His system focuses on saving water and soil in rice and beans while producing high yields.
“Bedded beans may sound like you are helping them up and putting them on top of the bed,” Wiggins said. “But that's not how it works. It's reduced-tillage, so we make fewer trips across the field.”
The Wiggins family farms 2,800 acres of rice, corn, wheat and soybeans near Jonesboro, Ark. Their land is 95 percent irrigated. Early on, they bought into the conservation farming movement and have worked steadily at.
A pioneer in no-till farming, the elder Wiggins has traveled to Mexico, Bolivia and Canada as well as many states promoting conservation-tillage.
Paul Wleczyk, a Texas rice, corn, grain sorghum, and cotton farmer, has discovered benefits of stale seedbed or minimum-till rice farming by experience. “You get the crop in on time,” he said. “Also, there's labor and equipment savings, but the timeliness is what did it for us.”
He prepares the ground in the fall. In spring he plants. There's no-tillage. He uses Roundup for weed control. Wleczyk raises 600 to 700 acres of rice, 300 acres of corn, 1,000 acres of grain sorghum and 200 acres of cotton. “We will do conservation-tillage or minimum-tillage, it depends on what the year will allow,” he explained. “Our corn is almost always planted in a stale seedbed.”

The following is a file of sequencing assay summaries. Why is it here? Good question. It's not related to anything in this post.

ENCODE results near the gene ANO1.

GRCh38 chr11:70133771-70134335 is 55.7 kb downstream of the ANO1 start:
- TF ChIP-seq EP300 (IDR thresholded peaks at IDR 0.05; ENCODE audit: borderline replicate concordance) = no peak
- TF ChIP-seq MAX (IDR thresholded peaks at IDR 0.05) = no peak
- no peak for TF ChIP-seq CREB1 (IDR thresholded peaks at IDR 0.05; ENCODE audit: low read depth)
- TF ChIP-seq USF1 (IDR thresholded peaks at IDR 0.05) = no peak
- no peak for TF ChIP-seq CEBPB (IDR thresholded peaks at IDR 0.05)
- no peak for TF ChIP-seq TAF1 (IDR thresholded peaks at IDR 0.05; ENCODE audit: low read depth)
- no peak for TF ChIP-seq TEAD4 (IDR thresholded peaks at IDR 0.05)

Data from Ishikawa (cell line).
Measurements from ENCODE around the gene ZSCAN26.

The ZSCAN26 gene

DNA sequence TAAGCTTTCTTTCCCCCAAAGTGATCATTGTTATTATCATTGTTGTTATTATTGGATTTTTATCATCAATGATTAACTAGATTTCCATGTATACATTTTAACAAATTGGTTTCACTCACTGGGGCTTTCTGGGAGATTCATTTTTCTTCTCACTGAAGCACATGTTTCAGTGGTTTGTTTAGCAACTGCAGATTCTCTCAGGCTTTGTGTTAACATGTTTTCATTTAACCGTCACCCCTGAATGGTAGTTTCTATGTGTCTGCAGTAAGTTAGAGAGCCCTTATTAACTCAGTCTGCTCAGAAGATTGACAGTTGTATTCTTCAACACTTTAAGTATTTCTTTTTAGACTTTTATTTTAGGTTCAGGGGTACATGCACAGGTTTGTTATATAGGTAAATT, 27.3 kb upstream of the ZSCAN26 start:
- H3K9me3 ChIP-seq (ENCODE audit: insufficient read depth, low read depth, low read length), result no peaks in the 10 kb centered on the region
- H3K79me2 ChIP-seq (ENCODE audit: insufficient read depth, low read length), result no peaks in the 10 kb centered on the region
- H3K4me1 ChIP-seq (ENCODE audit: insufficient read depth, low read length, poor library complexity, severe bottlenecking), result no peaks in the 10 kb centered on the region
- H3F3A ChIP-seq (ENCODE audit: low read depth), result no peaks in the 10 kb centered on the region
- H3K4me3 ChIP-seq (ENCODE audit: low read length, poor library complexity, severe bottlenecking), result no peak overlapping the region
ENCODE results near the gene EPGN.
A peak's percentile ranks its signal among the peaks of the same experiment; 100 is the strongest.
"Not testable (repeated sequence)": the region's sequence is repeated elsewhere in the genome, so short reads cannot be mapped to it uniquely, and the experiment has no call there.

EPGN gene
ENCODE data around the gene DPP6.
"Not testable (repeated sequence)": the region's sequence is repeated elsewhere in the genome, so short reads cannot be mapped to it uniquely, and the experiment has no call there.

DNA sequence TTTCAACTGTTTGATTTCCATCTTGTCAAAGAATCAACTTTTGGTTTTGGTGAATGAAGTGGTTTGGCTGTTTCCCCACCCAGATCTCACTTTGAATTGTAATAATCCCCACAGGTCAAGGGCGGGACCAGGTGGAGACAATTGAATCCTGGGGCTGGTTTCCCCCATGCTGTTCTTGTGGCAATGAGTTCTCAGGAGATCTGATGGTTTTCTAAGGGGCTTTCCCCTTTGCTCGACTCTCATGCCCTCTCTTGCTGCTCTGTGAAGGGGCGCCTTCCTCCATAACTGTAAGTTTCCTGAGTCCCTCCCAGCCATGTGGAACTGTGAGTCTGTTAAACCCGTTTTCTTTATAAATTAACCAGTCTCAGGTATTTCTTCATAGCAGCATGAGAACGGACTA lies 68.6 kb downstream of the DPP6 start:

Chuck Greene is a crop consultant from Rayne, La., who's trying to find ways to reduce rice production expenses for his clients.
“Many inputs are fixed and equipment costs are constantly increasing,” he said. “Flooding, draining, and maintaining flood water are no secrets to rice producers, but timing and volume of floodwater along with herbicide use are essential to establish clean rice fields less expensively.”
He said controlling red rice, annual and perennial grasses, broadleaf and aquatic weed creates a never-ending battle in the Southern rice-producing areas. “Using large volumes of water alone and with a combination of herbicides has enabled rice producers to reduce herbicide costs,” he said.
“Command has helped achieve our reduced expense goal. As a preplant, pre-emergence, and postemergence treatment, or in conjunction with proper floodwater timing, Command has given excellent weed control and reduced costs.